Hemodynamic abnormalities such as blood flow and vascular contractility have been reported in many organs of diabetic animals or patients, including the kidney, retina, peripheral arteries, and microvessels of peripheral nerves. In the retina of diabetic patients and animals with a short duration and without clinical retinopathy, blood flow has been shown to be decreased (119-123). One possible explanation for the decreased retinal blood flow in early stage of diabetes is as a result of an increase in vascular resistance at the microcirculatory level induced by PKC activation. We have reported that the decreased retinal blood flow can be mimicked by intravitreous injection of phorbol esters, which are PKC activators (78). Furthermore, decreases in retinal blood flow in diabetic rats have been reported to be normalized by PKC inhibitors (90). In addition to the retina, decreases in blood flow have also been reported in the peripheral nerves of diabetic animals by most investigators; these were normalized by PKC inhibitor, an aldose reductase inhibitor, and antioxidants respectively.
One of the possible mechanisms by which PKC activation could be causing vasoconstriction in the retina is by increased expression of endothelin-1 (ET-1). We have reported that the expression of ET-1, potent vasoconstrictor, is increased in the retina of diabetic rats and that intravitreous injection of endothelin-A receptor antagonist BQ123 prevented the decrease in retinal blood flow in diabetic rats (124). The induction of ET-1 expression could also be normalized by LY333531, a PKC-^-selective inhibitor (125). The decrease in blood flow to the retina could lead to local hypoxia, which is a potent inducer of vascular endothelial growth factor (VEGF); this factor can cause increases in permeability and microaneurysms, as observed in diabetic retina (126,127).
Abnormalities in hemodynamic have been documented to precede diabetic nephropa-thy. Elevated renal glomerular filtration rate and modest increases in renal blood flow are characteristic finding in IDDM patients and experimental diabetic animals with poor glycemic control (128-131). Diabetic glomerular filtration is likely to be the result of hyperglycemia-induced decreases in arteriolar resistance, especially at the level of afferent arteriole, resulting in an elevation of glomerular filtration pressure. This effect of hyperglycemia can be mimicked in vitro by incubating renal mesangial cells with elevated glucose levels that reduced cellular response to vasoconstriction. Several reports have suggested that the activation of PKC via the induction of prostaglandins may involve in this adverse effects of hyperglycemia (132,133).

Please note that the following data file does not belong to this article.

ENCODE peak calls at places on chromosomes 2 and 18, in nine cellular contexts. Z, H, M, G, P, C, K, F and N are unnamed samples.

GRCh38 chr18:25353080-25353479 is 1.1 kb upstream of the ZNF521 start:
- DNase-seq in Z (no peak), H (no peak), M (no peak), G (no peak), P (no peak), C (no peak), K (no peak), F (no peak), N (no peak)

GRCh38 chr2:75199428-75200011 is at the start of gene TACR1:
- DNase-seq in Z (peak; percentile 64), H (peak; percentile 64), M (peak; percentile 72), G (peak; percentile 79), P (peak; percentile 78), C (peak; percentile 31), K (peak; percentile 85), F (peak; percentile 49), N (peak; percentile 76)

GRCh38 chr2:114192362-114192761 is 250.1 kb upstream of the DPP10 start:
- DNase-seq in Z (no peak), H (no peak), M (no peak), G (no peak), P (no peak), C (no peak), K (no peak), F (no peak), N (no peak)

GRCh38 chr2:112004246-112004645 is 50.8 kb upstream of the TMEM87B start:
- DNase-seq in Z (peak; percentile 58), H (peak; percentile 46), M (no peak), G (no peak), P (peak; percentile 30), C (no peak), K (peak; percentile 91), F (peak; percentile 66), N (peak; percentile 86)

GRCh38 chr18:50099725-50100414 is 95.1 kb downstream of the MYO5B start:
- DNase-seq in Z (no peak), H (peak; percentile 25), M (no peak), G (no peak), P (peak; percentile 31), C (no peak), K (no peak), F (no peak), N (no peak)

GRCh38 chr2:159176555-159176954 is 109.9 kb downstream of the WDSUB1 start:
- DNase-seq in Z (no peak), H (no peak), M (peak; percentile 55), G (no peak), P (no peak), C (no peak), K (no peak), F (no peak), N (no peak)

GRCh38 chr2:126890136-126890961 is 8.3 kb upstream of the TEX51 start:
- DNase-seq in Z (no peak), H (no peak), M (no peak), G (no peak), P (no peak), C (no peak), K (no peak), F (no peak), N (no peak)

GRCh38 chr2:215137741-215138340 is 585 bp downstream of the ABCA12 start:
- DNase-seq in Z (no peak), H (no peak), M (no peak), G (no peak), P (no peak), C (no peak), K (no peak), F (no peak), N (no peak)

Changes in NO could also alter vascular contractility and blood flow. In the resistant vessels isolated from diabetic patients and animals, the relaxation phase after acetylcho-line stimulation appears to be delayed (134-137). These impaired vascular relaxation can be restored by PKC inhibitors and mimicked by phorbol ester in normal arteries (137). The inhibition of PKC increased mRNA expression of eNOS in aortic endothelial cells (138). We have observed reduced eNOS expression in microvasculature in Zucker fatty rats, which are the model of insulin resistance (33).
Oral administration of effective specific inhibitor for PKC^ isoform LY333531 to diabetic rats for 2 weeks from the onset of the disease can normalize the retinal blood flow and glomerular filtration rate in parallel with inhibition of PKC activity (90). Similarly, the renal albumin excretion rate can be improved after 8 weeks of such treatment. These data support the idea that the activation of PKCP isoform is involved in the development of some aspects of diabetic vascular complications and endothelial dysfunctions.
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